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The longtail pulled up to a beach area next to a long pier. A tractor with a trailer attached pulled up next to us and we unloaded. We had heard we might have to get wet climbing out of the boat, but this was not the case. The longtail comes as close as it can, and the tractor comes the rest of the way. We were delivered directly to our hotel entrance.

Our hotel is on Railay East, the pier side. The other side of the island is Railay West, where swimmming and the beaches are. The 2 sides are connected by a pathway with a concrete walkway, fully accessible with the baby stroller (a lovely relief!). The pathway is scenic, with limestone rockfaces, caves, and wild monkeys.  Plus, it’s only a 5 minute walk to the beach.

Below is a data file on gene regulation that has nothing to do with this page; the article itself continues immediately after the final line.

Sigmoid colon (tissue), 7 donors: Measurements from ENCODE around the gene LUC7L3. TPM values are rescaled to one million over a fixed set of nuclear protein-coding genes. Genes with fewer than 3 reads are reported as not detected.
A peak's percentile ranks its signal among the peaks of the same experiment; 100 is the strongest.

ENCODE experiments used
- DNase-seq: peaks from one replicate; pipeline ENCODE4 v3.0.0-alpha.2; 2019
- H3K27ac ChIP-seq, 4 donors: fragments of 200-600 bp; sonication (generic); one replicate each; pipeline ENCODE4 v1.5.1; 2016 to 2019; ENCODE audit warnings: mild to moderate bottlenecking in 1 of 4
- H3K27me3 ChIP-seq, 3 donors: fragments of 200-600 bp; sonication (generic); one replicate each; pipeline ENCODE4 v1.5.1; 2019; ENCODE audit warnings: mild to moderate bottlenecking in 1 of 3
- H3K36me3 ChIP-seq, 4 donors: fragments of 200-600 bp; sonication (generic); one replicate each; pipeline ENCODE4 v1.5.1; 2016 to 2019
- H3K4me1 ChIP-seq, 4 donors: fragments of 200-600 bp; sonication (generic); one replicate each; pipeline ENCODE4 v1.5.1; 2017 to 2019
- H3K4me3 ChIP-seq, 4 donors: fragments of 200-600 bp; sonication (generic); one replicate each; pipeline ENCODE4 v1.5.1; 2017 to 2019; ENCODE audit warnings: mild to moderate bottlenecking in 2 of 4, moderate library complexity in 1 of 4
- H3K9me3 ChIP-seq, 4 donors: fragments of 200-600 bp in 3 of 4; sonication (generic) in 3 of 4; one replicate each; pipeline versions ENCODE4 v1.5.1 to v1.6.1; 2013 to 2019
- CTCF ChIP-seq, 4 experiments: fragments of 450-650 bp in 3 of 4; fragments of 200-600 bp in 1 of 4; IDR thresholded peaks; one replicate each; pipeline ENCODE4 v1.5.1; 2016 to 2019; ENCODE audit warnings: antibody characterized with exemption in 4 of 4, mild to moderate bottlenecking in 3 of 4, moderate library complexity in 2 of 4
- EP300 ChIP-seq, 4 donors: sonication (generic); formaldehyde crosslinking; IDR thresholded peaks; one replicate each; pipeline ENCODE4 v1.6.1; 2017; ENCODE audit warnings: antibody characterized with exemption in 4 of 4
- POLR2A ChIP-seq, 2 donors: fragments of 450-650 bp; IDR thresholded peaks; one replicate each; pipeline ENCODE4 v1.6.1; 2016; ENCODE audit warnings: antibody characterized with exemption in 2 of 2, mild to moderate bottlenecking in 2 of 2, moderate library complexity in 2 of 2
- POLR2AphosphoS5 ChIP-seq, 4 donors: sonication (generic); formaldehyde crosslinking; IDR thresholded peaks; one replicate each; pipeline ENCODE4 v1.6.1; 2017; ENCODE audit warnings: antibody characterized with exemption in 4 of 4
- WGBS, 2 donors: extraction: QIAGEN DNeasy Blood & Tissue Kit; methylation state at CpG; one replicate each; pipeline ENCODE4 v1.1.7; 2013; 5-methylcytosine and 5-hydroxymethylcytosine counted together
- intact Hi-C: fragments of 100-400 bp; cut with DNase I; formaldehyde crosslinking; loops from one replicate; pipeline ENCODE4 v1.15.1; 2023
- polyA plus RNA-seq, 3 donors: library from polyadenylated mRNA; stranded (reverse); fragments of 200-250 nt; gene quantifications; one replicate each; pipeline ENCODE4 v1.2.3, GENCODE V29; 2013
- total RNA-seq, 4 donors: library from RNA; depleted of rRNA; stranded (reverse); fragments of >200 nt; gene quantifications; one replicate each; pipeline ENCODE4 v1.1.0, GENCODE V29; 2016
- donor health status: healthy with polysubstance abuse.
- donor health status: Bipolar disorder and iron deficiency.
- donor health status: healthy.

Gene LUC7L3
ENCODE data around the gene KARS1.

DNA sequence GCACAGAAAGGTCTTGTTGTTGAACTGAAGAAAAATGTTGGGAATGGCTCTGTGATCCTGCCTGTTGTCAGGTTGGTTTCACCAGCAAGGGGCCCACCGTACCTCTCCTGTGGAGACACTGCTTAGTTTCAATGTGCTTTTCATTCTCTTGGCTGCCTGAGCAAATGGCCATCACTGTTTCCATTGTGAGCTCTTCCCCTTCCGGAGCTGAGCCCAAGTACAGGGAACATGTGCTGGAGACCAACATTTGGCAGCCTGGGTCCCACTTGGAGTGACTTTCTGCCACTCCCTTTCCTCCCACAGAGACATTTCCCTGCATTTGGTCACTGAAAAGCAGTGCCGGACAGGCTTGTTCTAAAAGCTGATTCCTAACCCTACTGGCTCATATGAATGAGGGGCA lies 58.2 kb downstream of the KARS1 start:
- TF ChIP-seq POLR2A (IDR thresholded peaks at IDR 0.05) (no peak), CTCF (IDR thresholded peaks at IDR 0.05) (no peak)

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The beach: how to even describe this beach? Limestone mountains, aqua blue waters,  and patches of shade for comfort. We didn’t actually swim in the sea today, but will head back there tomorrow.  We’ve been told that further up the beach there are longtail boats serving food, so we will check that out.

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This afternoon we settled for a dip in the hotel pool with infinity pool and even more breathtaking views.

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I can already feel that we will thoroughly enjoy our last week in paradise.